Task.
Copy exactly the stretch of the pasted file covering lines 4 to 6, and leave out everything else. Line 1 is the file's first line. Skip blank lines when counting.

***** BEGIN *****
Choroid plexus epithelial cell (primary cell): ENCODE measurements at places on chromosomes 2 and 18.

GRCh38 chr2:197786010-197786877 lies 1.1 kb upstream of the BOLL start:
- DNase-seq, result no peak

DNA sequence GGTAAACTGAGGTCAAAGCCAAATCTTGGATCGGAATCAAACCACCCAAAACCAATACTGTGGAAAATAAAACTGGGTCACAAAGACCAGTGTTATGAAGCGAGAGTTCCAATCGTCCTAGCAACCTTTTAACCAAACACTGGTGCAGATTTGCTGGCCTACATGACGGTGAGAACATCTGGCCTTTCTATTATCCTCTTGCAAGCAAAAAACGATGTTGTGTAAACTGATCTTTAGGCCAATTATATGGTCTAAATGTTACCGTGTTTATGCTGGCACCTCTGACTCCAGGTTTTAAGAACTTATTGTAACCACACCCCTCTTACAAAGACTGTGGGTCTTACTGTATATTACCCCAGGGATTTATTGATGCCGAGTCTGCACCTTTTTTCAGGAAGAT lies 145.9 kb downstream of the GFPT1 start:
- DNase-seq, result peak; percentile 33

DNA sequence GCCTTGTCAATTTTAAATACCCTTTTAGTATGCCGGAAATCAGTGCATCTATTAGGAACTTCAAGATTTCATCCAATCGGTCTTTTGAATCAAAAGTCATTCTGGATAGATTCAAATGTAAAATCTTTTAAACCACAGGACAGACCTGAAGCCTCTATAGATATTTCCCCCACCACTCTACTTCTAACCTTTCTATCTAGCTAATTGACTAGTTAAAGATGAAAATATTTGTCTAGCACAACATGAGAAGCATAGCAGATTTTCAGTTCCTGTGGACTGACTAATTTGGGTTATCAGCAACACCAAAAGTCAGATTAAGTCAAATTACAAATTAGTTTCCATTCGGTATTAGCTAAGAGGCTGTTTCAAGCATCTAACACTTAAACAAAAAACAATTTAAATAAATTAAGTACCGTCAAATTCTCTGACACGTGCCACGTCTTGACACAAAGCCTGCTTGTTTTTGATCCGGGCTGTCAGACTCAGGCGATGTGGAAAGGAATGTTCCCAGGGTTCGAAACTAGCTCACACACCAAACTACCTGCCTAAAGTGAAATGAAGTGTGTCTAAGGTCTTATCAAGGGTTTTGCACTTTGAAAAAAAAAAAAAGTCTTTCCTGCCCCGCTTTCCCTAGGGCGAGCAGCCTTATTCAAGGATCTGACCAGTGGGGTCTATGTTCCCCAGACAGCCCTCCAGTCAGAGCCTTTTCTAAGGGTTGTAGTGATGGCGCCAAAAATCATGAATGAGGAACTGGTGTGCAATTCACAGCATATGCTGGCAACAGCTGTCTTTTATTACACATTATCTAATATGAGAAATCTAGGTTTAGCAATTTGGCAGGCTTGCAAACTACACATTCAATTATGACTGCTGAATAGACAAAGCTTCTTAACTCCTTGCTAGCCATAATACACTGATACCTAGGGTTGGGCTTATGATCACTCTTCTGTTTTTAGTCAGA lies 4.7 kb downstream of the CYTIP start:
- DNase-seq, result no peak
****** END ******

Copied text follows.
DNA sequence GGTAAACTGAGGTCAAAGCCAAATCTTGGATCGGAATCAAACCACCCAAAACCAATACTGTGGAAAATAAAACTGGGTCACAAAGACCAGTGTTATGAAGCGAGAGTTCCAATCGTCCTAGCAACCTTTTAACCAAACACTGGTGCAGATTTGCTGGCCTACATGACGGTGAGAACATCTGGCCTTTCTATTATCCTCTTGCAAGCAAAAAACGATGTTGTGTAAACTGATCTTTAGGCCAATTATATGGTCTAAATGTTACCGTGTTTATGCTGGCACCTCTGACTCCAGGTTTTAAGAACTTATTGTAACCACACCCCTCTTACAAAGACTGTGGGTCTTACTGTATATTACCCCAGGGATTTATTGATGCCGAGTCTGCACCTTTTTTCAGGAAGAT lies 145.9 kb downstream of the GFPT1 start:
- DNase-seq, result peak; percentile 33

DNA sequence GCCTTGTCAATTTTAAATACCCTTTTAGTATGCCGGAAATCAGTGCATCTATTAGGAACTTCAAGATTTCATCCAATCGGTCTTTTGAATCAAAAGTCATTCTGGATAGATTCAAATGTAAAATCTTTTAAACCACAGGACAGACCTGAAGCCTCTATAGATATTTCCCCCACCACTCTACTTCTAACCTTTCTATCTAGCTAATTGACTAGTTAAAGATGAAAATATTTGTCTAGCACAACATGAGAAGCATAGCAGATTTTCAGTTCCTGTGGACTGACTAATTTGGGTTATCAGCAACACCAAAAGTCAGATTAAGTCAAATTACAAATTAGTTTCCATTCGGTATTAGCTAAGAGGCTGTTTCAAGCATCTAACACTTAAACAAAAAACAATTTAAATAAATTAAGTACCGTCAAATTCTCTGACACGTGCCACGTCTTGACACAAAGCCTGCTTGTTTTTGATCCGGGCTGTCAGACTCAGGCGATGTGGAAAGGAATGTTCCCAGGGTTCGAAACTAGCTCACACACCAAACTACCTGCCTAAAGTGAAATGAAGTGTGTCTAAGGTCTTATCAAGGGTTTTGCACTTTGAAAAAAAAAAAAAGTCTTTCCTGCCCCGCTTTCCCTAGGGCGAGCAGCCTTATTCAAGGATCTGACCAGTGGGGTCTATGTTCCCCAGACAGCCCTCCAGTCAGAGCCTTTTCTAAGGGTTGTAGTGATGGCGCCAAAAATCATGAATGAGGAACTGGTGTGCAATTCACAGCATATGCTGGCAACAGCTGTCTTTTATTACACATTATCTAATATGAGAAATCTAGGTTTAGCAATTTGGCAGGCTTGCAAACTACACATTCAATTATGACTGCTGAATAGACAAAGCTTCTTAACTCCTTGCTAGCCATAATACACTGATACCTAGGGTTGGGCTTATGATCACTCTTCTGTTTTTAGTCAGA lies 4.7 kb downstream of the CYTIP start: